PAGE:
12 September 2012

The catastrophic loss of Arctic Sea Ice and its implications for landslides

Posted by dr-dave

This summer has seen an extraordinary melt season in the Arctic, which has led to a catastrophic and unprecedented loss of sea ice.  The rate at which the Arctic Ocean has lost ice volume is illustrated brilliantly by a series of graphs on Jim Pettit’s website.  These graphs make depressing viewing – there can be no clearer illustration of the environmental impacts that our reckless global-scale atmospheric chemistry experiment is having.  To me perhaps the most dramatic is this graph of the PIOMAS data on Arctic Sea Ice Volume:

This is the graph that some are terming the “Death Spiral”, although I think that such superlatives can be a little unhelpful.  It is not hard to see the way in which the loss of ice volume has accelerated in recent years, or just how little there is left at the end of the summer melt season this year. A summer with an ice-free Arctic Ocean is quite within the bounds of possibility within a decade.

You may well be wondering what this has to do with landslides.  Of course in the high latitudes, and at high elevations, there is a direct effect as melting permfrost is increasing the likelihood of landslides and rockfalls.  However, there may well be a more subtle but significant effect.  In a paper published this year, Francis and Vavrus (2012) suggested that there are some interesting effects of the changing temperature balance between the high latitudes and the mid latitudes in the Northern Hemisphere.  Essentially this is the effect known as arctic amplification (AA), in which the high latitudes are warming more rapidly than areas further to the south.  This in turn is changing the characteristics of the jet stream, which is a key factor in determining the weather conditions in the mid-latitudes of the Northern Hemisphere.  The analysis suggested that as a result of AA, the jet stream is developing a structure that is more wavy, and this in turn is causing weather systems in the mid-latitudes to change more slowly.  Thus, droughts, extreme rainfall events and even cold weather spells are likely to become more frequent and longer lasting.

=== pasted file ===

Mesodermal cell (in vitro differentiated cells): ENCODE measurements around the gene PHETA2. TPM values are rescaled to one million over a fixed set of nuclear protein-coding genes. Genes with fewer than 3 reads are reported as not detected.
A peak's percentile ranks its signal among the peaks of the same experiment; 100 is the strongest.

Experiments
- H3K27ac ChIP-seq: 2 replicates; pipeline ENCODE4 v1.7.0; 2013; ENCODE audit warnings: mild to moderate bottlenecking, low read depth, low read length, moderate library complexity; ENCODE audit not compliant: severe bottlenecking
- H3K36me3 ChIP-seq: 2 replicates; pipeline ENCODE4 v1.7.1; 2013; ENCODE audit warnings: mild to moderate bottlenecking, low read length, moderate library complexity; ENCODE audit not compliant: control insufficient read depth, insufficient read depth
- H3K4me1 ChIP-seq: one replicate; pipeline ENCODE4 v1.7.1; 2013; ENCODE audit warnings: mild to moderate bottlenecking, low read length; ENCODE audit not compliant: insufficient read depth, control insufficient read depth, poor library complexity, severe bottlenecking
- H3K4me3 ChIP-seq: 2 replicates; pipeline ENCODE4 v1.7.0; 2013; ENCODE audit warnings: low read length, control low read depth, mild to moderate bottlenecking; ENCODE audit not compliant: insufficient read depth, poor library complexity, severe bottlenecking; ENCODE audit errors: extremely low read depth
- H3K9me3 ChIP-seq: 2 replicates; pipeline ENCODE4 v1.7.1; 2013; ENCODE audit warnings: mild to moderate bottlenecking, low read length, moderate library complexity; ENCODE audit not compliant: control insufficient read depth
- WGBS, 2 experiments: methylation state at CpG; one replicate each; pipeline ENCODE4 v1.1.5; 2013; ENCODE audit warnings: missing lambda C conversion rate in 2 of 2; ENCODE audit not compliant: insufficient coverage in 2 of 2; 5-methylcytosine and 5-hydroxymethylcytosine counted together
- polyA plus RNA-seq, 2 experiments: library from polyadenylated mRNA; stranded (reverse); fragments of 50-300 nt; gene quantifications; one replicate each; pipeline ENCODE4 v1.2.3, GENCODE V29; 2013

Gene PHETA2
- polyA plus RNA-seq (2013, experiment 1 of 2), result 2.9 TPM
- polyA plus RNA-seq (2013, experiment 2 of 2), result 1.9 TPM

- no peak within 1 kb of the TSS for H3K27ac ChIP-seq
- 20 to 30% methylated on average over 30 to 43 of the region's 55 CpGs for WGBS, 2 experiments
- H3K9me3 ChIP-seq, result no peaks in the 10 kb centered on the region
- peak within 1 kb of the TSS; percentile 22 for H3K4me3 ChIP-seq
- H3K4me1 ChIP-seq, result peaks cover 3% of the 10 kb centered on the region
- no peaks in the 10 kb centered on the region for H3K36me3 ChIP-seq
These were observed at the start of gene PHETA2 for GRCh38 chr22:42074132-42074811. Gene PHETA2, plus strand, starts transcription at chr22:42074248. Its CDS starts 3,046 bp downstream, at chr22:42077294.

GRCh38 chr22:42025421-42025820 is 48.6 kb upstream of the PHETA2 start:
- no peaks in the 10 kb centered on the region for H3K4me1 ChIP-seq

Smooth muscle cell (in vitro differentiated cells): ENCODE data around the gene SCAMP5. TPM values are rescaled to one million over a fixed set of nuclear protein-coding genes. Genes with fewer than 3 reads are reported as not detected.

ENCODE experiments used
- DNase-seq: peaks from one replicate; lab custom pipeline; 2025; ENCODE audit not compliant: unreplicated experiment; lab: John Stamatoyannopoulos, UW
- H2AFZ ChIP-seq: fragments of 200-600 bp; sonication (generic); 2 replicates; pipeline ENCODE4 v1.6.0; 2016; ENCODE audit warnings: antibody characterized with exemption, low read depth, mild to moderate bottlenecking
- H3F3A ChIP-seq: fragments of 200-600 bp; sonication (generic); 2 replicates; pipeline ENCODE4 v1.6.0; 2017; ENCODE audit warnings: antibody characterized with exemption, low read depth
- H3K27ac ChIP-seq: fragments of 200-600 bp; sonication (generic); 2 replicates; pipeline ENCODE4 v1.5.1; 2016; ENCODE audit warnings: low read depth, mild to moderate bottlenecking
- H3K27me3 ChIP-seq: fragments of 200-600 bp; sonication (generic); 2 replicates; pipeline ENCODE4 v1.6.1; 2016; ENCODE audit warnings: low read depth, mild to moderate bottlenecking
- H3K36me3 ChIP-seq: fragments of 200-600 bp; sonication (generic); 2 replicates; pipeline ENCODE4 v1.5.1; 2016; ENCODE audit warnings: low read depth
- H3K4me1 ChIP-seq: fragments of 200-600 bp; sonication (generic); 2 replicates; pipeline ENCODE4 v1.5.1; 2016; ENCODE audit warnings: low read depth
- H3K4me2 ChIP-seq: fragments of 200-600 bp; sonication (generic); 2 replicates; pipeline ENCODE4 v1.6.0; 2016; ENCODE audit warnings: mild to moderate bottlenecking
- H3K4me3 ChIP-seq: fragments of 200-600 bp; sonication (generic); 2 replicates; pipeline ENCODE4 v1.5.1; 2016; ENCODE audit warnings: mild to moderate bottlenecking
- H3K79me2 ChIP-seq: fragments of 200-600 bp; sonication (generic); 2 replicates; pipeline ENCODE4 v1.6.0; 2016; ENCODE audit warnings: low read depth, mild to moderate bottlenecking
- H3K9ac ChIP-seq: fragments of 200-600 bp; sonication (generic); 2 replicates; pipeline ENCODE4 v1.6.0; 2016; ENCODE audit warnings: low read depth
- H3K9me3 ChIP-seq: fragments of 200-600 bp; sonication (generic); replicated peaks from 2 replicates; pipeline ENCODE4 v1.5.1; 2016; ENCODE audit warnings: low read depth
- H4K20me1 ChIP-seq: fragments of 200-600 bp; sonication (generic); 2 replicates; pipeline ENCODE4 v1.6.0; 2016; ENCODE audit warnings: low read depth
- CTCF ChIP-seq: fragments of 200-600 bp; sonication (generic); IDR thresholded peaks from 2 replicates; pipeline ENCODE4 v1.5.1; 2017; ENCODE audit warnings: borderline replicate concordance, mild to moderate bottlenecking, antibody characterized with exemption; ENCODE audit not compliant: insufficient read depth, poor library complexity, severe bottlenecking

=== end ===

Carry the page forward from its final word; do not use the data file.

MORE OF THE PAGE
This summer has of course seen a dramatic illustration of this, with extreme drought conditions across a large swathe of North America.  In the UK we had a prolonged spell of wet weather in the first half of the summer – it ended just in time for the Olympics – which has meant that 2012 is the wettest summer in a century.  The upshot has been landslides affecting the rail network, coastal cliffs and inland areas.  Three people were killed by these landslides. It seems likely that such events will become more common across the mid-latitudes, interspersed with at least some rather intense cold weather spells and summer droughts.

Which of course brings us back to the Arctic sea ice.  This exceptional melt season will further enhance AA, and there is a strong feedback mechanism operating in this area.  Unfortunately, the loss of the ice causes a reduction in albedo (reflectivity), meaning that more heat is trapped in the ocean.  The net effect is an acceleration of the warming trend in the high latitudes.

So, unfortunately, the loss of Arctic Sea Ice is likely to have an impact on landslides in the mid-latitudes.  Just how intense this effect will be is unclear.  We still have a great deal to learn about the ways that the different components of the climate system interact.


Francis, J. A. and S. J. Vavrus (2012), Evidence linking Arctic amplification to extreme weather in mid-latitudes, Geophys. Res. Lett., 39, L06801, doi:10.1029/2012GL051000.